Now, in a new era of peace and development after the long years of civil unrest and the 2004 tsunami disaster, the opportunities for business appear almost endless in the country's westernmost province.

The region is blessed with bountiful mineral, energy, marine, agricultural and plantation resources that are now open to new investment.

According to a recent report from the Energy and Mineral Resources Ministry, the province holds an estimated 20 million tons of gold, 600 million tons of copper, 32 million tons of platinum, 32 million tons of mercury, 53,000 tons of lead, 350,000 tons of iron ore, 6.4 million tons of iron sand and 600 million tons of molybdenum.

On top of all that, it also boasts some 114 billion tons of coal reserves.

"The mining and energy potentials described by the report illustrate just how big the opportunities are. And almost all of these resources have never been touched before due to the long years of conflict," Aceh Investor Outreach Office director Syafruddin Chan told The Jakarta Post in Banda Aceh on Wednesday.

The mining and energy sectors should serve as the locomotive to get the province's economic growth back on track. Things have already started to move thanks to the Rp 60 trillion (about US$6.6 billion) being invested in rehabilitation projects.

But there is a growing concern that the provincial economy could grind to a virtual halt again after the rehabilitation work by the Aceh and Nias Rehabilitation and Reconstruction Agency (BRR) is completed in 2009.

"We are currently focusing on agricultural and marine products as regards developing the province's economy. However, in the future, the most promising sector will be energy and minerals, such as coal," BRR economics and business deputy Said Faisal Baabud told the Post earlier this week.

Aceh Governor Irwandi Yusuf has acknowledged the importance of mineral resources in the provincial economic plan, despite their adverse consequences for the environment.

In order to minimize destructive environmental impacts, the provincial administration has introduced tight licensing procedures for mining operations.

"We have received a lot of mining exploration proposals, but so far have only licensed three companies," he said as quoted by the local Serambi daily in its Wednesday edition.

In the agricultural sector, key commodities grown in the province include rice, corn, soybeans, nuts, sweet potatoes and other edible tubers.

In 2005 alone, only a year after the tsunami disaster, the rice fields of Aceh produced 1.4 million tons of the national staple. In the same year, Aceh also produced 59,370 tons of Arabica and Robusta coffee, 250,000 tons of crude palm oil (CPO) and 78,031 tons of rubber.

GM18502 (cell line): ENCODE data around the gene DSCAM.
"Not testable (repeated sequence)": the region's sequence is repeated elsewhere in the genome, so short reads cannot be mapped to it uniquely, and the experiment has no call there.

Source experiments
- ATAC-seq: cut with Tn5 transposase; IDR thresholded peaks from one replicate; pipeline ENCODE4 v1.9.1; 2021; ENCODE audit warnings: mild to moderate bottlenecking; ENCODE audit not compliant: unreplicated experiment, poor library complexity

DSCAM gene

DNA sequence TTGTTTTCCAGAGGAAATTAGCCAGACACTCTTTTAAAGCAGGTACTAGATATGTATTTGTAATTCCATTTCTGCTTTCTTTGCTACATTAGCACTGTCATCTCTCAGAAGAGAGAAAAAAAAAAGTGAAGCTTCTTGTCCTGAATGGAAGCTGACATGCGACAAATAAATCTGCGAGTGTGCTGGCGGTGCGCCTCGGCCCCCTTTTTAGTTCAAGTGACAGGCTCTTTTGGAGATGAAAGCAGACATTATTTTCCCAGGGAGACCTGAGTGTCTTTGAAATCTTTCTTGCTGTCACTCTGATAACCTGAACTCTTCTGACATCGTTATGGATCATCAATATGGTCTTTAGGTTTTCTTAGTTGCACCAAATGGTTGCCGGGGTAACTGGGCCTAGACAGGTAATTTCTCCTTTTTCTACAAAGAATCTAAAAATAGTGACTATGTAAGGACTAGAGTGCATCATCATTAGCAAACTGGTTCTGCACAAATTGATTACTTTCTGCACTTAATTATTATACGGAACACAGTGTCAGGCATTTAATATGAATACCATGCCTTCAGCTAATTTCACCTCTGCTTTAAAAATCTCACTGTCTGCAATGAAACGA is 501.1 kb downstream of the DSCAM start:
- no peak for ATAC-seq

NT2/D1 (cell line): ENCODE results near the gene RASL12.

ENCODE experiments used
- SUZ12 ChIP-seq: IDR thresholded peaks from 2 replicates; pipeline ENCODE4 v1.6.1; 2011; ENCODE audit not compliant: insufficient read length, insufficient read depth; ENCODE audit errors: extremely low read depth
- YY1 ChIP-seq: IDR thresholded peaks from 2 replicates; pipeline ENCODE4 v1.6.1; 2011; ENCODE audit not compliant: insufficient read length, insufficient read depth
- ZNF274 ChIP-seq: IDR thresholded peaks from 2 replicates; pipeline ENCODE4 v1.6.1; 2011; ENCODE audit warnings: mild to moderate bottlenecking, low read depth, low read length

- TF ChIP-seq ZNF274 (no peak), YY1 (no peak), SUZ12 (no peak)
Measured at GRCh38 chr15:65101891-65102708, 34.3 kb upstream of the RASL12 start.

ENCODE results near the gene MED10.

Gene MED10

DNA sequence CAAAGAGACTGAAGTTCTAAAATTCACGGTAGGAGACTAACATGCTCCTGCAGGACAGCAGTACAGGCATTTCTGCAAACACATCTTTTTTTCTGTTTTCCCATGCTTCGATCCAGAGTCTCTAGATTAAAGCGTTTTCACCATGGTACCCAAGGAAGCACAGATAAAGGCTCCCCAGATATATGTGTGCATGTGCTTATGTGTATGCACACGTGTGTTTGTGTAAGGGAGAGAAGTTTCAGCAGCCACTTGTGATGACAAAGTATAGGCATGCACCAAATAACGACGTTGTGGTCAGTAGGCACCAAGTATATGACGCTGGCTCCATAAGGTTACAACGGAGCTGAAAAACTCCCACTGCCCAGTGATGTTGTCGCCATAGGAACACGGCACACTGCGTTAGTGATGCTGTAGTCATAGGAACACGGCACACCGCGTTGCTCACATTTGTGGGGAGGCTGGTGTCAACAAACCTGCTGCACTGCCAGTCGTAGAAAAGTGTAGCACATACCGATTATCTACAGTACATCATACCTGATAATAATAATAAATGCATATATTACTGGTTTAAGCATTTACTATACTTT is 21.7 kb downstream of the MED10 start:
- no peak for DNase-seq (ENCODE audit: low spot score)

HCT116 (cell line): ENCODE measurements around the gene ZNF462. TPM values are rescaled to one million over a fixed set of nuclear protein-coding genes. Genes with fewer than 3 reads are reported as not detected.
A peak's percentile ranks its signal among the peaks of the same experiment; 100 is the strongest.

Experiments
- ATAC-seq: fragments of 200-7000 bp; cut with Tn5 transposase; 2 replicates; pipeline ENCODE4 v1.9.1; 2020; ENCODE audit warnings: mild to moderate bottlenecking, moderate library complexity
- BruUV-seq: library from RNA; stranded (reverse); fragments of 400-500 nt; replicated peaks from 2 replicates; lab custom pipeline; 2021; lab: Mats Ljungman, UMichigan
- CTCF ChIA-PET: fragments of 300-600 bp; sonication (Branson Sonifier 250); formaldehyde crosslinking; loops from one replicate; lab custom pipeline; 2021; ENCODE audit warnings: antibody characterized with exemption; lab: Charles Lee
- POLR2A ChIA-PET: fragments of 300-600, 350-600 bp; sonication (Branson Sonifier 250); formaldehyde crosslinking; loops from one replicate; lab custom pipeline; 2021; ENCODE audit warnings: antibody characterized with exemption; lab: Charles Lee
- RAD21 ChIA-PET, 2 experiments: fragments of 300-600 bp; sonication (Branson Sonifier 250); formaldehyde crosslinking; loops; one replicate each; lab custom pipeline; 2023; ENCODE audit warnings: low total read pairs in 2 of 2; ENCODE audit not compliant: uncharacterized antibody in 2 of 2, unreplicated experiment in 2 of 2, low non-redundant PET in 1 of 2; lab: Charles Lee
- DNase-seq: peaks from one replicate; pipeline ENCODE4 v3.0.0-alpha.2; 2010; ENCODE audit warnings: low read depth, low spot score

The potential of the marine and fisheries industry in Aceh has yet to be developed. The province has a coastline extending to 1,600 square kilometers, and an exclusive economic zone (ZEE) of 534,520 square kilometers. In all, the province has the potential to produce 173,045 tons of fisheries products per year, excluding the ZEE.

With the help of the World Bank's private sector development firm, the International Finance Corporation (IFC), the province has begun to promote the farming of what are touted to be the world's best black tiger shrimps. Production currently amounts to about 8,000 tons per year, and the industry has the potential to generate annual foreign exchange earnings of up to $50 million.

Investment procedures in Aceh have also been simplified through the establishment of the Aceh One-Stop Investment Service (KPTSP). Business permits can now be processed in 7 working days under normal circumstances, and in one or two days in special cases if all the requirements have been satisfied.

"Aceh is now in need of foreign investors to bring in the capital and the technological know-how to help increase the value of our products. For those who invest a minimum of Rp 5 billion, we are ready to exempt them from paying local taxes," KPTSP director Said Yulizal promised.

For some early birds, the promise of more relaxed investment procedures has been too good to miss. Since it was set up two months ago, the KPTSP has issued more than 1,000 business permits to local and foreign investors.